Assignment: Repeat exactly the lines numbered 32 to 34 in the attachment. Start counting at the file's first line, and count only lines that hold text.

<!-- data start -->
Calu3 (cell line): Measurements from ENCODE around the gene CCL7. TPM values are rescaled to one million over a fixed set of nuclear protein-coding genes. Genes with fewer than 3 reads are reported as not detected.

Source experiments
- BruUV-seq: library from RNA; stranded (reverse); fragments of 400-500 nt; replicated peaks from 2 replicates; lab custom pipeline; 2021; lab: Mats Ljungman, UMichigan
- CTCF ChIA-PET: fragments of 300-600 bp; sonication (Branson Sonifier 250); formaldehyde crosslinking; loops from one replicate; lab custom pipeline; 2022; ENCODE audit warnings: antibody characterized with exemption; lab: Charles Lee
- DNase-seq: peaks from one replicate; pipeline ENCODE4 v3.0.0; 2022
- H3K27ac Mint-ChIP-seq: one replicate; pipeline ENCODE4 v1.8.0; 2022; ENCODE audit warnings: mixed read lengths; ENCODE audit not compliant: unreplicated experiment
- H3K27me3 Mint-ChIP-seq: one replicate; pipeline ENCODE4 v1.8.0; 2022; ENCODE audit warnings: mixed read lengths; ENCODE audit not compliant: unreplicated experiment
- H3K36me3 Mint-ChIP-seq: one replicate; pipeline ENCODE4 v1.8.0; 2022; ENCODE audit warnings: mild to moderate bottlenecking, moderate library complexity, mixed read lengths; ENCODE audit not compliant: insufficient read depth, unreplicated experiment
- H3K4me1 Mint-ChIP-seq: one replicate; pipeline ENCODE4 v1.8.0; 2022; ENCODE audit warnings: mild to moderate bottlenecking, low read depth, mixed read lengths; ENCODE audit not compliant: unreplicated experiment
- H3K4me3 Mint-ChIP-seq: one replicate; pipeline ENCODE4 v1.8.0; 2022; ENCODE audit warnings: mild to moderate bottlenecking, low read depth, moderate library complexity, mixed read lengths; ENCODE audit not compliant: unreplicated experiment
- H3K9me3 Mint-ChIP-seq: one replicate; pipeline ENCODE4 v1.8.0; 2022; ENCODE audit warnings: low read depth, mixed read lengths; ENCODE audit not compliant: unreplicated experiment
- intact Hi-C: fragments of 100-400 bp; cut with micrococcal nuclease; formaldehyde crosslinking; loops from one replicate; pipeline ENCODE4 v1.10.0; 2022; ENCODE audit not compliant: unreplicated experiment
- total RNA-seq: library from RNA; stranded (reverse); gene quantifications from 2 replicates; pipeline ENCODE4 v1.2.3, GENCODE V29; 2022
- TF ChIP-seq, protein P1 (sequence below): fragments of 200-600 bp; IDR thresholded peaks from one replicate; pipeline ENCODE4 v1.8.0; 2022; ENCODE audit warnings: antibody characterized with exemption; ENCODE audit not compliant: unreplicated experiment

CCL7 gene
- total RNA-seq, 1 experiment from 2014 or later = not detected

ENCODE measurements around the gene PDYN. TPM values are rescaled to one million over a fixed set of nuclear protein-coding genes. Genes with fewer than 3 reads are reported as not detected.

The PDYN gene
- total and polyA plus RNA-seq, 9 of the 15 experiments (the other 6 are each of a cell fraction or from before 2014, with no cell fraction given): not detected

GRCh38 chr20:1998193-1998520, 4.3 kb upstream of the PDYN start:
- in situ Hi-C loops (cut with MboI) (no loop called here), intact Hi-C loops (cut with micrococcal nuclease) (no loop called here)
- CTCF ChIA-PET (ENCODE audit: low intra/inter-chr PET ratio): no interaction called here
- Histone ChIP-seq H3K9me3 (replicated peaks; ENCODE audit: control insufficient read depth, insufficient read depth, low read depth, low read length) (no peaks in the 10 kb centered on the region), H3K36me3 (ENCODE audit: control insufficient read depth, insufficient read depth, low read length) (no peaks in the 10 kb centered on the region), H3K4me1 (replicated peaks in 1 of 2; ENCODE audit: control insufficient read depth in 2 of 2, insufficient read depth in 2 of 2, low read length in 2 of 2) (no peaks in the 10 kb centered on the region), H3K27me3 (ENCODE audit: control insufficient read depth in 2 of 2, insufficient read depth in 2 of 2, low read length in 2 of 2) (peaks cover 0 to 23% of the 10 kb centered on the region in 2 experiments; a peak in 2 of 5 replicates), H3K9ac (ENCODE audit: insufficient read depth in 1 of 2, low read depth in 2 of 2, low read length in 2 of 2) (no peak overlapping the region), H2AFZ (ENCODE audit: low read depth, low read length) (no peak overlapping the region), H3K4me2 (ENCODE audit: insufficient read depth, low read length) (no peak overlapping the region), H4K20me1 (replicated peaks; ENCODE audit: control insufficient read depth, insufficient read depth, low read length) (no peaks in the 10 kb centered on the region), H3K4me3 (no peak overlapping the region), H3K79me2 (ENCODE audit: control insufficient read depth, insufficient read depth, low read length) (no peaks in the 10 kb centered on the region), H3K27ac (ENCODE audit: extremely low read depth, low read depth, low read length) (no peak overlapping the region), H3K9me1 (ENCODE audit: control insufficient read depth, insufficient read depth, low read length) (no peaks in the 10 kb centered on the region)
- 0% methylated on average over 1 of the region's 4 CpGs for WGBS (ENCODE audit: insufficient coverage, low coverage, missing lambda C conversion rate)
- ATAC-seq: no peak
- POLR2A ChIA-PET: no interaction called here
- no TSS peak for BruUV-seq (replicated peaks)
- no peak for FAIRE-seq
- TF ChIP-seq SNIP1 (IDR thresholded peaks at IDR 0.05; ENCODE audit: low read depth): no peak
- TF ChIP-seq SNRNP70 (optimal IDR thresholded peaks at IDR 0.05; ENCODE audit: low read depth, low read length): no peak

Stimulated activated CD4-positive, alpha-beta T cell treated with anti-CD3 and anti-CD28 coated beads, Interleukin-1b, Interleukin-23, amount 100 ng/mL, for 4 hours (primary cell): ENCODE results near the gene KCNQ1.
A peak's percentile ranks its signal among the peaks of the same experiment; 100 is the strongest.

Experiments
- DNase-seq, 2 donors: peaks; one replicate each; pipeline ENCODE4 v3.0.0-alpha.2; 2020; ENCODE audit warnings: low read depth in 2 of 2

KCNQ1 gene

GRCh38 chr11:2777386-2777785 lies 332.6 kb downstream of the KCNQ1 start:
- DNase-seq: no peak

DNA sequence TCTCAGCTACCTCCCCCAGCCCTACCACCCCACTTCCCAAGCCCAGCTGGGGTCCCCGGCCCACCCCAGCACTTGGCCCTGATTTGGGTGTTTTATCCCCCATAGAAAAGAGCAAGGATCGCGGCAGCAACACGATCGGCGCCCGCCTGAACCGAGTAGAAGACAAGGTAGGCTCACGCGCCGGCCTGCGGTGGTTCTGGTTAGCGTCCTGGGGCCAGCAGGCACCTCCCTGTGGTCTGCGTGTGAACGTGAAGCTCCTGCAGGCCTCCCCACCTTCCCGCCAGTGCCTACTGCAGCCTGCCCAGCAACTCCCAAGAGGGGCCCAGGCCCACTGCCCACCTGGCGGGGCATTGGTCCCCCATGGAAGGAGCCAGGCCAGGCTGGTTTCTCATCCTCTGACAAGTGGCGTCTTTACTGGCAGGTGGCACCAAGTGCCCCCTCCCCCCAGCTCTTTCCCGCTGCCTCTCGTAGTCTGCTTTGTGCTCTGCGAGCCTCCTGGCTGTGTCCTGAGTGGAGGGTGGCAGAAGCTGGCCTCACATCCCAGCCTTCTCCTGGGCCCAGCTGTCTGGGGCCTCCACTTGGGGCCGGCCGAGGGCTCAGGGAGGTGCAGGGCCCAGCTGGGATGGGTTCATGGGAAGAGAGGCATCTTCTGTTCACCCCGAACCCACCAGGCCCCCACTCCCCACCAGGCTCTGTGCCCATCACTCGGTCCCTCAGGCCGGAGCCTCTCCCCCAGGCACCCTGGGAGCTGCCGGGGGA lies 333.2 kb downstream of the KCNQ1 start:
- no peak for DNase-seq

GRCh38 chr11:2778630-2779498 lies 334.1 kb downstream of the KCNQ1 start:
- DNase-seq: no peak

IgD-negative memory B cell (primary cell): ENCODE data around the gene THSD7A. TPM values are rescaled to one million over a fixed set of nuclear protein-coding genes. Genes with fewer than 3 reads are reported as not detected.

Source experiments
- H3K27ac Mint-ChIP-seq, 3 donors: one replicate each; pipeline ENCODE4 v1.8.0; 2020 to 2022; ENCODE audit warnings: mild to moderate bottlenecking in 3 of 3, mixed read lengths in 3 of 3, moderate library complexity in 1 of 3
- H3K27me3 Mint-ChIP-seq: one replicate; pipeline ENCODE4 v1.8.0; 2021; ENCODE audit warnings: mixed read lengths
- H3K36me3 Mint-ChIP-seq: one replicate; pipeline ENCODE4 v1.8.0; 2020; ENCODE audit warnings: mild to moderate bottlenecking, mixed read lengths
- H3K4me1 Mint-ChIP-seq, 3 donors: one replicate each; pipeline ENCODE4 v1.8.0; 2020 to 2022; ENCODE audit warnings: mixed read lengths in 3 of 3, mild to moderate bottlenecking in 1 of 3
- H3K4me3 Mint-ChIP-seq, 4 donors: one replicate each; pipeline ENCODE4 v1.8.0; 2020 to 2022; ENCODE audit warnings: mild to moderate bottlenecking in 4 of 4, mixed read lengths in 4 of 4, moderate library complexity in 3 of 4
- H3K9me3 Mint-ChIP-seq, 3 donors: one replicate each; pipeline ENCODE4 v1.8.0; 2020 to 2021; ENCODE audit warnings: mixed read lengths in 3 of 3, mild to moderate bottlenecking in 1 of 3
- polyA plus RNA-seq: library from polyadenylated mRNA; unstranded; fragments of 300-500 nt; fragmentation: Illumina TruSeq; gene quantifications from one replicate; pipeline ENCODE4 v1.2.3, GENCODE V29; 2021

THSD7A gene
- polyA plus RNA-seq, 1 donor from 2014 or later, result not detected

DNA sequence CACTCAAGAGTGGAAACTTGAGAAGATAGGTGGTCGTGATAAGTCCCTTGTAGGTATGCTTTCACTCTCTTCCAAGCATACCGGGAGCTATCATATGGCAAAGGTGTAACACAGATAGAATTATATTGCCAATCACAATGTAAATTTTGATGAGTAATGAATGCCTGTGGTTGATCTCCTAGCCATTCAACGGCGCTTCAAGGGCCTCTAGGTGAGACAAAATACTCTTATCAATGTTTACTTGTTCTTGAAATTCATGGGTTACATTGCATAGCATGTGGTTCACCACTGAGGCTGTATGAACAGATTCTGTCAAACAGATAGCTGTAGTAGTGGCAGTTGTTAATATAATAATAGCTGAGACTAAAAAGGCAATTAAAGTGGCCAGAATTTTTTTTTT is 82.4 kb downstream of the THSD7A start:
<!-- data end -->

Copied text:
A peak's percentile ranks its signal among the peaks of the same experiment; 100 is the strongest.

Experiments
- DNase-seq, 2 donors: peaks; one replicate each; pipeline ENCODE4 v3.0.0-alpha.2; 2020; ENCODE audit warnings: low read depth in 2 of 2